Second day of 2nd year, first day of History 232- A history of Peace Movements. The prof asks the class who last year’s Nobel Peace Prize winners were, so I raise my hand and say Tawakkol Karman, Ellen Sirleaf-Johnson and Leymah Gbowee, I think. I’m correct and the professor goes into more detail explaining who the women were and what they did, starting with the Liberians. When she gets to the Yemeni woman, she asks me to repeat her name, since I “can probably pronounce it better than” she can. As I say “Tawakkol Karman” again, she sort of squints as she looks at me, trying much too hard to repeat an easy name. For the entire rest of the term, she looks at me cautiously whenever pronouncing any “ethnic” sounding name, and I stare back, blankly, irritated.

I have a friend, her name is Yasmine. Yasmine, meaning ‘Gift from God’ in Persian.’ Yasmine, the name for the soft white flower whose heavy scent sweetens and thickens the air of summer nights.

She introduces herself: “You can call me Yazmin. Or Jasmin. Whatever’s easiest.”

Every time I hear her say that, I feel defeated.

What’s in a name? Why are names so important? What are we doing when we refuse to learn someone’s name because we think it’s difficult or different? In a place and time in my life where it feels increasingly hard to assert and maintain unique features of my identity, and assimilation is encouraged, if not explicitly, my name is a way for me to remember who I am. I have met plenty of people whose names I have found difficult to pronounce. But I have always committed to learning them, not wanting somehow to replace their self with a version I find more suited to what I have thus far been comfortable with.

When I used to introduce myself, people would often say, “what a beautiful name”. They don’t do that anymore, and a little while ago I think I became aware of one of the reasons that may be the case. I had almost forgotten how to say my own name. I had been pronouncing it the way others had decided my name should sound. It took some repeated practice in my own head to make sure I would be getting it right and wouldn’t fall back into the habit of introducing myself in the way that would be easiest for others.

Ever since I was young, my parents told me never to let anyone change my name. They didn’t understand the dozens of hilarious nicknames my elementary school friends had invented for me; they didn’t understand why I didn’t tell those friends to stop.

“Your name is beautiful,” they would tell me. We gave it to you. It has meaning.”

And they are right. Zainab is a sweet-smelling flower that grows in heaven. Zainab was the granddaughter of the Prophet Muhammad, a model of defiance against oppression and injustice. Zainab is also my great aunt, beloved by my mother.

My name is part of my identity. So hello, wonderful to meet you.

My name is Zainab. 

39om:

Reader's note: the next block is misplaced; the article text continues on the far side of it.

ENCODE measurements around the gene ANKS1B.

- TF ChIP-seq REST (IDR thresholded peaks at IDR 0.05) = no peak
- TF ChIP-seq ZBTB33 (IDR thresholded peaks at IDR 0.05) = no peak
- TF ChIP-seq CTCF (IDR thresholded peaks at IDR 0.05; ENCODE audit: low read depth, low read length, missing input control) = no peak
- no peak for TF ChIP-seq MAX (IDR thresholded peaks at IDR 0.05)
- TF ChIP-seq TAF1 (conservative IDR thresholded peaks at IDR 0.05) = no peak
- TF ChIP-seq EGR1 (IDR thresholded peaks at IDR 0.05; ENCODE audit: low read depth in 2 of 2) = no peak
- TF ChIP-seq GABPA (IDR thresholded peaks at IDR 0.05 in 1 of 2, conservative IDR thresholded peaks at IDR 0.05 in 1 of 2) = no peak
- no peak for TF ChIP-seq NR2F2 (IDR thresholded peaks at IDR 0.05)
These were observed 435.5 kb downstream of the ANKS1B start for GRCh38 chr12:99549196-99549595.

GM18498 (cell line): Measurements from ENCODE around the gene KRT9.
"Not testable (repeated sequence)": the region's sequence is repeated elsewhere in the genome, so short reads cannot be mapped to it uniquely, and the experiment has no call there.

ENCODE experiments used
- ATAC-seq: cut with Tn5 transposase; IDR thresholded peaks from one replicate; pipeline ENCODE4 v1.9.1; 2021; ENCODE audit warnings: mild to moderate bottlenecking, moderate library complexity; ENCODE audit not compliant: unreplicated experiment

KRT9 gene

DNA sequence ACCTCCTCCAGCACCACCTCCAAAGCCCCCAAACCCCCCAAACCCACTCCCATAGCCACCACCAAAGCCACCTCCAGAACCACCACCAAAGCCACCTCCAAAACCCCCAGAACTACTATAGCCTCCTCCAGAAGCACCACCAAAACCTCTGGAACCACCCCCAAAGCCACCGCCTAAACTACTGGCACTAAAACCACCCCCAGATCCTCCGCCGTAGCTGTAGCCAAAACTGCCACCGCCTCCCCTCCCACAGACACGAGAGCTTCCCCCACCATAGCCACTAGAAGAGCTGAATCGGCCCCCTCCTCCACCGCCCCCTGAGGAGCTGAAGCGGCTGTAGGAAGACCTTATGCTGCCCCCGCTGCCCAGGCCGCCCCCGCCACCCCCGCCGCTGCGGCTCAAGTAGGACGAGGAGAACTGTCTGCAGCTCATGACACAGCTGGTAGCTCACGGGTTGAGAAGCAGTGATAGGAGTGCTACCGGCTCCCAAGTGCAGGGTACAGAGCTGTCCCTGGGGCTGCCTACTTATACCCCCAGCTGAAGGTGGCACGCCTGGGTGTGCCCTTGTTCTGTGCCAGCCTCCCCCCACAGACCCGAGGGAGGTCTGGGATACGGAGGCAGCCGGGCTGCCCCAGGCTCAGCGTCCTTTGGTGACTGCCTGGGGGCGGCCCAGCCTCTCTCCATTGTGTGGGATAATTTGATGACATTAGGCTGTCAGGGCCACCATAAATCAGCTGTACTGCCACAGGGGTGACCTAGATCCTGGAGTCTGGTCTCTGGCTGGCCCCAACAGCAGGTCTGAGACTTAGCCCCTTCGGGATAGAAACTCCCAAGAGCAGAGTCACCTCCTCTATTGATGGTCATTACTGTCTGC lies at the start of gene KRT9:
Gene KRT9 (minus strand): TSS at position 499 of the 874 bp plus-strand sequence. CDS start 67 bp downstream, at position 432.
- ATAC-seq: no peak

سُوَاقْ | SWAG

39om:

سُوَاقْ | SWAG

Parallels

I attended a lecture tonight, given by writer and activist Sriram Ananth, “Fascism as a temporary default setting in South Asia”. You should read his autobiographical novel, Across the Sabarmati

Gujarat 2002. February 28th. A compartment of the Sabarmathi Express was set on fire and 58 Hindus aboard the train were killed. Despite popular assertion that Muslims at the train platform set the compartment on fire, it has been found that the fire most likely started from inside the train. An estimated 2000 Muslims in Gujarat were killed following the incident, with additional reports of women being raped multiple times before being killed. 

The governor of Gujarat at the time, Narendra Modi, was found to be fully culpable in the resulting violence. Of further concern, members of the murdering mobs have been cited praising Modi, saying that the events following February 28th could not have happened if it was not for Modi holding back various state forces which would have stemmed the violence. 

Modi is now poised to be the newest prime minister of India, at the helm of the Hindu nationalist BJP, the political wing of the RSS. In his lecture, Ananth made the comparison between Modi, Hitler, Ariel Sharon, and Zia ul Haq, all democratically elected leaders.

The comparison to Ariel Sharon stood out to me as a particularly apt comparison. Sharon, Israeli Defense Minister at the time of the Sabra and Shatila massacre (between 762 and 3,500 civilians were killed) was found by an Israeli commission to bear personal responsibility for the event. Sharon was demonized in Israel for his role in the massacre….

…but went on to become the prime minister of Israel.

"Positive campus climate"

Remi Kanazi’s repsonse, when asked whether this video contributes to a positive campus climate.

"Positive campus climate" itself is a problematic phrase. Who is campus climate positive for right now? Not for those who can’t afford quickly rising tuition and student fees. Not for undocumented students whose rights aren’t recognized. Not for black students at UCLA who see complete under-representation and marginalization. Not for Palestinians studying in the US whose universities profit off of their families’ suffering.

Furthermore, if you support policies of segregation and discrimination, and challenging those systems of oppression makes you “uncomfortable,” that’s on you. Your “comfort” shouldn’t trump human life. Every student has the right to feel safe on campus, but they don’t have the right to profit off of oppression, whether it’s the prison industrial complex or Israeli occupation.

The full interview: http://www.maannews.net/eng/ViewDetails.aspx?ID=679355